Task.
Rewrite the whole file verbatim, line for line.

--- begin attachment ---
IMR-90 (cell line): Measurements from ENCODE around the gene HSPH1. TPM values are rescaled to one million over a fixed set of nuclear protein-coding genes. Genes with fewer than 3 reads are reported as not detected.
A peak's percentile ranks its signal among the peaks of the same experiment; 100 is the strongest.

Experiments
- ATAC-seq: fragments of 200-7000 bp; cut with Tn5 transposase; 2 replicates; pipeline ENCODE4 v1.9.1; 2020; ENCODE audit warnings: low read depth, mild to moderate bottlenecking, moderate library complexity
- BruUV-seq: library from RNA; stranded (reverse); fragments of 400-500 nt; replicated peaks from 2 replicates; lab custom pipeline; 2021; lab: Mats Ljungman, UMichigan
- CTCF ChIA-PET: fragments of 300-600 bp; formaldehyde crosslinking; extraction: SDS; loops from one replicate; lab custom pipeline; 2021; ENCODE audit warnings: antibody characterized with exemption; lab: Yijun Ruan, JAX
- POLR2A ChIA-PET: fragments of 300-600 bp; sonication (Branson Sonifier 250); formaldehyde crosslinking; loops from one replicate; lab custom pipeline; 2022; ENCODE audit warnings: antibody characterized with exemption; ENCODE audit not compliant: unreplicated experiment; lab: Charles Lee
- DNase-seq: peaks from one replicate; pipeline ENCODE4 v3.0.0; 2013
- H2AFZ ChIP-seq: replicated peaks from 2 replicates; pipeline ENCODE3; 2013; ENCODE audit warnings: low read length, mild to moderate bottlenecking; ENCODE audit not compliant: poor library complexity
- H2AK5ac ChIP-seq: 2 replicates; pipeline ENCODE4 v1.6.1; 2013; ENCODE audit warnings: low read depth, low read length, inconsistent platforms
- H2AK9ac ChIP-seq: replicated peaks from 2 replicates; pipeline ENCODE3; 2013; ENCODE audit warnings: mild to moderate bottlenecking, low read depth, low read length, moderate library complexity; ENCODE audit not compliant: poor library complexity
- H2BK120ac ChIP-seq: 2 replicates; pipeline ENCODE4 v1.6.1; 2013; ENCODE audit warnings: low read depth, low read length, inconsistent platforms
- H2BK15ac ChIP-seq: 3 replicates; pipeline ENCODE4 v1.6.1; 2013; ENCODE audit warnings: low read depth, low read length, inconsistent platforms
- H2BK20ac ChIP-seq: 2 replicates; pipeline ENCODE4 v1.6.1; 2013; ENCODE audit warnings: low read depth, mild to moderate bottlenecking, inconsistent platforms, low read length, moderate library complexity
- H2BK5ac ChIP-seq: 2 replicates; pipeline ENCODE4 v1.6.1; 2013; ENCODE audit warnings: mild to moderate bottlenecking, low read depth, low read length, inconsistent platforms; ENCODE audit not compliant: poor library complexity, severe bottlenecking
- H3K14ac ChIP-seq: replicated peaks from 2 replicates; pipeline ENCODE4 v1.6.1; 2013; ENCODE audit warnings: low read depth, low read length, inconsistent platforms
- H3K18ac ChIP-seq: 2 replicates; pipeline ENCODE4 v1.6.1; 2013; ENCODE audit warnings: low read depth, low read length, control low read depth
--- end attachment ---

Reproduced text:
IMR-90 (cell line): Measurements from ENCODE around the gene HSPH1. TPM values are rescaled to one million over a fixed set of nuclear protein-coding genes. Genes with fewer than 3 reads are reported as not detected.
A peak's percentile ranks its signal among the peaks of the same experiment; 100 is the strongest.

Experiments
- ATAC-seq: fragments of 200-7000 bp; cut with Tn5 transposase; 2 replicates; pipeline ENCODE4 v1.9.1; 2020; ENCODE audit warnings: low read depth, mild to moderate bottlenecking, moderate library complexity
- BruUV-seq: library from RNA; stranded (reverse); fragments of 400-500 nt; replicated peaks from 2 replicates; lab custom pipeline; 2021; lab: Mats Ljungman, UMichigan
- CTCF ChIA-PET: fragments of 300-600 bp; formaldehyde crosslinking; extraction: SDS; loops from one replicate; lab custom pipeline; 2021; ENCODE audit warnings: antibody characterized with exemption; lab: Yijun Ruan, JAX
- POLR2A ChIA-PET: fragments of 300-600 bp; sonication (Branson Sonifier 250); formaldehyde crosslinking; loops from one replicate; lab custom pipeline; 2022; ENCODE audit warnings: antibody characterized with exemption; ENCODE audit not compliant: unreplicated experiment; lab: Charles Lee
- DNase-seq: peaks from one replicate; pipeline ENCODE4 v3.0.0; 2013
- H2AFZ ChIP-seq: replicated peaks from 2 replicates; pipeline ENCODE3; 2013; ENCODE audit warnings: low read length, mild to moderate bottlenecking; ENCODE audit not compliant: poor library complexity
- H2AK5ac ChIP-seq: 2 replicates; pipeline ENCODE4 v1.6.1; 2013; ENCODE audit warnings: low read depth, low read length, inconsistent platforms
- H2AK9ac ChIP-seq: replicated peaks from 2 replicates; pipeline ENCODE3; 2013; ENCODE audit warnings: mild to moderate bottlenecking, low read depth, low read length, moderate library complexity; ENCODE audit not compliant: poor library complexity
- H2BK120ac ChIP-seq: 2 replicates; pipeline ENCODE4 v1.6.1; 2013; ENCODE audit warnings: low read depth, low read length, inconsistent platforms
- H2BK15ac ChIP-seq: 3 replicates; pipeline ENCODE4 v1.6.1; 2013; ENCODE audit warnings: low read depth, low read length, inconsistent platforms
- H2BK20ac ChIP-seq: 2 replicates; pipeline ENCODE4 v1.6.1; 2013; ENCODE audit warnings: low read depth, mild to moderate bottlenecking, inconsistent platforms, low read length, moderate library complexity
- H2BK5ac ChIP-seq: 2 replicates; pipeline ENCODE4 v1.6.1; 2013; ENCODE audit warnings: mild to moderate bottlenecking, low read depth, low read length, inconsistent platforms; ENCODE audit not compliant: poor library complexity, severe bottlenecking
- H3K14ac ChIP-seq: replicated peaks from 2 replicates; pipeline ENCODE4 v1.6.1; 2013; ENCODE audit warnings: low read depth, low read length, inconsistent platforms
- H3K18ac ChIP-seq: 2 replicates; pipeline ENCODE4 v1.6.1; 2013; ENCODE audit warnings: low read depth, low read length, control low read depth